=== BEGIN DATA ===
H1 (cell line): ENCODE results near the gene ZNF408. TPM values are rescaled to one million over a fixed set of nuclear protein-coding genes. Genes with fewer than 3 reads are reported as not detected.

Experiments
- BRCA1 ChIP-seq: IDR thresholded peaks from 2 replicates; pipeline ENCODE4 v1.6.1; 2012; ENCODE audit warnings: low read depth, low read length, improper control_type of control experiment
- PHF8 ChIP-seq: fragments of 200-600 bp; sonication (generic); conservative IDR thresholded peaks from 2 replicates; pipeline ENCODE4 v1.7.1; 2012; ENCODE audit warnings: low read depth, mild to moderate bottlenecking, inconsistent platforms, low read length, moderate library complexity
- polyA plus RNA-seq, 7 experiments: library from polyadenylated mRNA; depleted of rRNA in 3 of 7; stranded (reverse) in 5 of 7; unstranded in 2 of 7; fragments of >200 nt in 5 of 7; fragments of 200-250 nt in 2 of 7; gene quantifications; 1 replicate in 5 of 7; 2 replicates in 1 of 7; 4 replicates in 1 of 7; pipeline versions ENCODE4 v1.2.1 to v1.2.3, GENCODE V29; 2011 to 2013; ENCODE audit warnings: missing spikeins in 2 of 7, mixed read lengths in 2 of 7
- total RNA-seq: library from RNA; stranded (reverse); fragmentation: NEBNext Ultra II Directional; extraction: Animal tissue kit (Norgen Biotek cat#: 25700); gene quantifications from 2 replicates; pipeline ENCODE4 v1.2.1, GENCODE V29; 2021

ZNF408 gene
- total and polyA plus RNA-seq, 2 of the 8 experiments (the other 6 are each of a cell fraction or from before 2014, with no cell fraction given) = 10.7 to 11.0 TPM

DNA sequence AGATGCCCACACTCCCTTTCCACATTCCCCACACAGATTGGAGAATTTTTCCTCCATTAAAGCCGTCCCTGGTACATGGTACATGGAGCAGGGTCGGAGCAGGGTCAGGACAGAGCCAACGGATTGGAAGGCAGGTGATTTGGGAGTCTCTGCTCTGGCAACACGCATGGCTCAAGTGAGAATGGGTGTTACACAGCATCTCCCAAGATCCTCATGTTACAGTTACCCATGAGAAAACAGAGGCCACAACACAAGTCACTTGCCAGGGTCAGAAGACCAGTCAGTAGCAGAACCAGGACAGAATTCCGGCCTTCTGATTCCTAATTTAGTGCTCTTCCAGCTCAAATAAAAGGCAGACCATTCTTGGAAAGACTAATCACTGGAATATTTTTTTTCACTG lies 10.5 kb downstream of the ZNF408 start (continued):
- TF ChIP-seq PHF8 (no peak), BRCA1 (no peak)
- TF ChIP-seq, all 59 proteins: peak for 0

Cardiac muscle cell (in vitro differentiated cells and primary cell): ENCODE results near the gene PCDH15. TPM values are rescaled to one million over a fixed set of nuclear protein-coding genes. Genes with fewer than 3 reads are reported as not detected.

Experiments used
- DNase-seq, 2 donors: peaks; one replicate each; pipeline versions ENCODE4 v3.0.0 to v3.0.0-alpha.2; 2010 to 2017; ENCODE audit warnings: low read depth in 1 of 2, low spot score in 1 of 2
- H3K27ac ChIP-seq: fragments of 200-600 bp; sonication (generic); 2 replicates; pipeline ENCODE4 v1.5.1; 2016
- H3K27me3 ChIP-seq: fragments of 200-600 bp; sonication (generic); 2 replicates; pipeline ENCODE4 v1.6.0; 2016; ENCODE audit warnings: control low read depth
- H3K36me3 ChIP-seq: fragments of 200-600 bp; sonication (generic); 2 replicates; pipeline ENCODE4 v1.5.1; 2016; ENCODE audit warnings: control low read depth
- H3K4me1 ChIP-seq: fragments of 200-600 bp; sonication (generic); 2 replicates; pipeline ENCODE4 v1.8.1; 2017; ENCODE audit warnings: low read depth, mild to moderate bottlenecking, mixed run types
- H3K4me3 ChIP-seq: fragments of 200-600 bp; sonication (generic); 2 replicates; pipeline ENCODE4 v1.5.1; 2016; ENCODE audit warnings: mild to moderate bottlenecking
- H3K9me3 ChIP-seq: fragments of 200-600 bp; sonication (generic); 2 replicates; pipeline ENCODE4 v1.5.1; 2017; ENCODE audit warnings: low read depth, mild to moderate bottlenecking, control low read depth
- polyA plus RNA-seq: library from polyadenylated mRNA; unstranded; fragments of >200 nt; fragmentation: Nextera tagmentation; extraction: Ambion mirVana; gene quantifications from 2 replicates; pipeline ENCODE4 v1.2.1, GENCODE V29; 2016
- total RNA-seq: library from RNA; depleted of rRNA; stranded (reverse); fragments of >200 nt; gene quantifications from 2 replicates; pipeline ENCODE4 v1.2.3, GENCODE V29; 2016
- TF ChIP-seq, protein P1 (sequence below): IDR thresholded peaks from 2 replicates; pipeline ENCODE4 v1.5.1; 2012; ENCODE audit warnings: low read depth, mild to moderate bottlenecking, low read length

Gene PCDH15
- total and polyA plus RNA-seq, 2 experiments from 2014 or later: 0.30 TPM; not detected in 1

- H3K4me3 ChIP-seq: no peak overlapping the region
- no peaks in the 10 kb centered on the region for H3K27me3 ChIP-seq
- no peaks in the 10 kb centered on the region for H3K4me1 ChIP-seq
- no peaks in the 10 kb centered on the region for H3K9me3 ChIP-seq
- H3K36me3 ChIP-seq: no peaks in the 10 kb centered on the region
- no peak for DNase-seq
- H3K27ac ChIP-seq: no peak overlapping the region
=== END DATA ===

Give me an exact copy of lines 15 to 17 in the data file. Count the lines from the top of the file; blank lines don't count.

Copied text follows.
- H3K27ac ChIP-seq: fragments of 200-600 bp; sonication (generic); 2 replicates; pipeline ENCODE4 v1.5.1; 2016
- H3K27me3 ChIP-seq: fragments of 200-600 bp; sonication (generic); 2 replicates; pipeline ENCODE4 v1.6.0; 2016; ENCODE audit warnings: control low read depth
- H3K36me3 ChIP-seq: fragments of 200-600 bp; sonication (generic); 2 replicates; pipeline ENCODE4 v1.5.1; 2016; ENCODE audit warnings: control low read depth